- How To Prevent A Norovirus Infection
- Stop The Spread Of Norovirus With Proper Hand Washing
Disinfect High-touch Areas, Measure With ATP Meter
This is part three of a three-part article about Norovirus.
Choosing the right disinfectant to kill Norovirus is only part of the solution. Norovirus can live on surfaces for up to two weeks. In additions, experiments show that Norovirus can easily travel to a number of surfaces.
The United Kingdom’s Health and Safety Laboratory developed an experiment to demonstrate how far vomit travels and how hard it is to clean all infected areas. Nicknamed “Vomiting Larry,” researchers used a mannequin head and piston pump system to recreate vomiting. They filled a container with 1 liter of fluid, which is the average amount of liquid in a stomach when vomiting. Results of the testing revealed that Norovirus particles can travel more than 10 feet in front of the infected person and 7 feet to the side. So, if a child vomits in the classroom, theoretically, a lot more surface area than just where the vomit landed could be contaminated.
For best results, custodians should focus on disinfecting high-touch areas, such as student and teacher desks, light switches, hand rails and drinking fountains. In the restroom, target toilet seats, flush handles, sink handles and partition latches.
Hicks promotes turning custodians into “hygiene specialists,” and empowering them to be able to provide measurable results.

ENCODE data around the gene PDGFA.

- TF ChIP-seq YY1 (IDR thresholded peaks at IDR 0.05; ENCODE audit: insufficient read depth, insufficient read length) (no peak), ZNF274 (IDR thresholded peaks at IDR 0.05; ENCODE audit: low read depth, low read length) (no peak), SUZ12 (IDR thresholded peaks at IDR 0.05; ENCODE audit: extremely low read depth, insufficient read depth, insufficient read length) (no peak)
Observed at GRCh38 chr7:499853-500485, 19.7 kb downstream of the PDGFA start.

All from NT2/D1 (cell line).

He recommends every cleaning team be provided with hand-held meters that reveal the adenosine triphosphate (ATP) molecules of germs, molds and fungus, as well as the proteins and food sources they thrive on. ATP technology originated in the foodservice industry, but can also be a potent tool in continuous improvement for cleaning professionals. Goals can be measured and tracked, with the results shared and celebrated.
Chemical markers for wet or dry surfaces that are invisible to the naked eye can be used to check cleaning coverage. If not wiped down, the marker will show when exposed to UV light.
Understanding the science of germs enables distributors to stay abreast of innovations, as well as opportunities to provide new and existing clients with the latest products and procedures to keep their buildings and occupants safe, healthy and productive. It also adds an important gravitas to the sanitary maintenance industry, reaffirming its relevance in relation to wellness and productivity, not just aesthetics. When distributors can speak knowledgeably, it keeps the whole industry moving forward.
Lauren Summerstone is a freelancer based in Madison, Wisconsin.
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